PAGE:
It is estimated that eleven million people — including six million Jews — were killed during the Holocaust. It’s a figure that is so monumental, tragic, and despairing, that it almost becomes abstract in its scope and dimension. Fully comprehending how deep the loss of eleven million lives is, how truly staggering the level of clinical hatred must be to perpetrate such a genocide, and how far-reaching the effects on religious communities and cultural legacies truly are, can be difficult when cold statistics are so large as to be unfathomable. The horrors of World War II have been chronicled multiple times in cinema, and in countless documentaries, but “Night Will Fall” is a bracing reminder of why this story still needs to be told. With the generation of first hand witnesses and survivors dwindling, more than ever, evidence and oral histories provide a clear-eyed, painful, potent and necessary reminder of how far unchecked evil can descend into madness.
This particular tale is one that for decades was never told. In 1945, as the war headed towards it final days, allied forces began to liberate the concentration camps, and only then was the full scale of the monstrous Nazi activities completely understood. Newly formed military units, armed with cameras but not much in the way of training perhaps, except how to turn them on and load film, were dispatched to Bergen-Belsen, Dachau, and Auschwitz to capture evidence and material for allied propaganda films, to give the public an idea of what soldiers had been fighting for. In Britain, a team headed by producer Sidney Bernstein, with Alfred Hitchcock called in as a supervising director, was assembled to create “German Concentration Camp Factual Survey,” from the reams of footage coming in. But no one was quite prepared for what they would see.
Time has certainly not dampened just how upsetting the scenes shown from the vintage film are. Dead, emaciated bodies, strewn carelessly outdoors, while the living struggle to survive nearby, speak to the inhumanity Jews and others faced in the camps. Piles of hair, glasses, shoes, clothing, and personal items, all carefully sorted, cataloged and stacked, taken from victims who would later be killed, is a shattering display of how brutally massive and coldly organized the Nazi operations were. “Night Will Fall” director André Singer judiciously serves out portions of ‘Factual Survey’ amidst interviews with the cameramen, camp survivors and more who were there. Even in these measured doses, in a documentary that runs less than ninety minutes, the effect is profound and nearly indescribable. It brings the reality of the Holocaust into terrifying, unblinking focus and it will leave you shaken.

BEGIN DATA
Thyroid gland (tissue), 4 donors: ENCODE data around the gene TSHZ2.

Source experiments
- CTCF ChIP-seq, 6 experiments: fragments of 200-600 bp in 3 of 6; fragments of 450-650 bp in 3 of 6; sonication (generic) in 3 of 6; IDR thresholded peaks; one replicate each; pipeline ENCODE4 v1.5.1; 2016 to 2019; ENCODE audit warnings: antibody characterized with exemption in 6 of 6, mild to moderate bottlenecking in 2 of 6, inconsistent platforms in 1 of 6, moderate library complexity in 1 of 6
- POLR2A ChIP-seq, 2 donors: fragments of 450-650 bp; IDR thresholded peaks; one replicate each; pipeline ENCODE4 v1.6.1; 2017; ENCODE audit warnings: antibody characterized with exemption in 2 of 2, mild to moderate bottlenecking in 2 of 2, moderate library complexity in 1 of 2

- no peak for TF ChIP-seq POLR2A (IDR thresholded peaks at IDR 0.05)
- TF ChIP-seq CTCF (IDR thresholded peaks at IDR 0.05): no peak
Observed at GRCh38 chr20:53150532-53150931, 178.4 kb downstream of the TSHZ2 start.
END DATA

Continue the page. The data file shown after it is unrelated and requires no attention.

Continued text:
So, what happened with ‘Factual Survey,’ and why are we only talking about it now? In a word: politics. When the war ended, the propaganda film became a problem both in the United States and Europe. With thousands and thousands of freed survivors from the camps, the question was now raised about where they would go, and rather astoundingly, the allied countries were reluctant to open their doors. Politicians feared that the public, upon seeing the film Bernstein and Hitchcock were spearheading, would grow sympathetic to the victims, and would want to provide refuge for them. It’s in this area where the Singer’s documentary truly could’ve used more context and padding. The post-war politics, as Europe was being redrawn, Germany rebuilt, and how to deal with the new future that lay ahead, is vital to understanding why ‘Factual Survey’ was ultimately boxed up and locked away for decades (though material was shown during the Nuremberg Trials as evidence). While we get the broad strokes of the situation, nearly as crucially as the reconstruction of the ‘Factual Survey’ decades later, and what it means to historians, are the events that led to it being unseen. And that deserved more time than the documentary gives it.
“I peered into hell,” says retired Sgt. Benjamin Ferencz, one of the cameramen who visited the camps, and later the lead prosecutor at the Nuremberg Trials. “Night Will Fall” shares that terrible vision the young soldier first saw decades ago. Ultimately, it’s not a matter of whether this documentary is good or bad; simply, it’s necessary. It’s an important reflection on a time in human history when one madman showed what was possible when everything that makes our species unique was stripped away in the pursuit of power. But as “Night Will Fall” shows, even in the darkest hour, sometimes the greatest heroes are those willing to stare bravely into humanity’s worst depths and tell the world what happened. [B]
“Night Will Fall” debuts on HBO tonight at 9 PM.